First course: tomato soup, baguettes and turkey, mushroom and foie gras-stuffed pastries.

Main meal: Indian-style jumping potatoes, some more baguette, mixed vegetables, two types of chicken and green beens wrapped in bacon. Tossed down with some more Saumur, of course.

Dessert: Chocolate ice-cream logs sprinkled with nuts. We were so full, we could barely finish these off!

Dessert: Chocolate ice-cream logs sprinkled with nuts. We were so full, we could barely finish these off!

Sleep and other escapades

The rest of the Brit’s stay in Paris included plenty of sleep, many more movies (I couldn’t believe he’d never seen The Hitchhiker’s Guide to the Galaxy!) and a bit of venturing out into the chilly weather. When we dared to face the brisk Parisian breeze, we did things like queue for an hour to ice-skate for 40 minutes at the Hôtel de Ville, or wander around looking at Christmas decorations, or walk six miles in a day to explore the Parc de la Villette and the adjacent St. Martin Canal (which, by the way, is beautiful even in the winter time), or go visit a swish pedestrian bridge and take silly pictures with statues in a park.

Me, ice-skating. Or rather, standing precariously in the way of rink traffic as the Brit tries to quickly snap a shot with my overly-complicated camera.

Huuuuuuge tree at the Galleries Lafayette. It was at least 4-storeys tall!

The Brit in front of the planetarium at the Cite des Sciences, by the Parc de la Villette.

Swish bridge, aka the Passerelle Simone-de-Beauvoir.

Silly picture.

Until next time, fellow explorers, when we’ll uncover the mysteries of great Eye of London.

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Music and Mayhem

As I’ve said before, I have four hours of sophomore-level courses every week.  But because of the way the timetables work in French high schools, I don’t see the same kids every week.  On Mondays and Tuesdays I have two groups that I see every other week (one half of the class on week A, the other half on week B), and on Tuesdays and Thursdays I have two groups that I see regularly (same kids, every week). So it gets a bit complicated in lesson planning, to remember which kids did which lesson. Luckily for me, they talk to each other about my class.  So when I did a rather successful session on American popular music for Week A, the students in Week B insisted we go over the same material. What did I do that was worth of extra-curricular discussion? Well, let me tell you. (If Malcolm Gladwell can use leading questions, so can I, n’est-ce pas?)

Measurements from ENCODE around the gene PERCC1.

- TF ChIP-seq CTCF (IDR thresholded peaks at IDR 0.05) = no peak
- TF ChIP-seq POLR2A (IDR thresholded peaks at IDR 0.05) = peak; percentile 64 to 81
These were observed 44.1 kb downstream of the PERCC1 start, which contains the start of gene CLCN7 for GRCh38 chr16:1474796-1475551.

The French have this love of competition, specifically, intellectual competition.  They have several TV shows, some similar to Who Wants to Be a Millionaire?, Jeopardy, and Wheel of Fortune, and some that go way beyond what we expect Americans to know, including games where you solve word and number puzzles in seconds to advance to the next round. So I thought I’d play a music game – no, not musical chairs.  This one’s called “Guess the Decade!” and the students have to do just what the title suggests.

I began the class with an overview – we listened to samples of music from the 50s to the 2000s and studied their lyrics.  Then, I divided the class into two teams, usually boys versus girls.  That gets the competitive spirit going. I played 30 second samples of random music, and they had 30 seconds to decide, as a team, what decade they thought the song belonged to, and write their answer on a piece of paper; the winning team (there could be two, of both guessed correctly) received 10 points.  For an extra 5 points-a-piece, they could guess the song’s title and artist.  I had a mix of songs and artists I thought they’d know (“Girls Just Wanna Have Fun,” “Y.M.C.A”) and was sometimes pleasantly surprised when they recognized the artists I thought they’d struggle with (Frank Sinatra – only one kid knew who that was, but good for him!). Class got a bit rowdy, of course, and I even had a teacher come tell us to settle down – but, for once, they were rowdy in English!

For the last week of school, I stuck to the Christmas theme and did an exercise to get them working on multiple tenses. They had a few minutes to write before they presented their answers to these two questions: 1) What was the best present you’ve ever received? and 2) If you could get anything for Christmas, what would you like to get? For the first, some kids couldn’t remember any present they particularly liked (I had a hard time believing that, and heckled them with questions until they said something like “Money” or “My PSP”.)  For the second, I had a range of responses, but most kids seemed to want either a new computer or a phone.  Some kids wanted money to travel, one girl wanted a house in every country and another wanted to have some actor’s babies. Good luck with that one, Santa.

As usual, Chuck Norris won the (unstated) Make-Amrita-Laugh game. His ideal present? “I want Chuck Norris to be my bodyguard.” Then, when a student teased him, saying “You looooove Chuck Norris!”, he responded with “No. Chuck Norris loves me.”  We have a winner!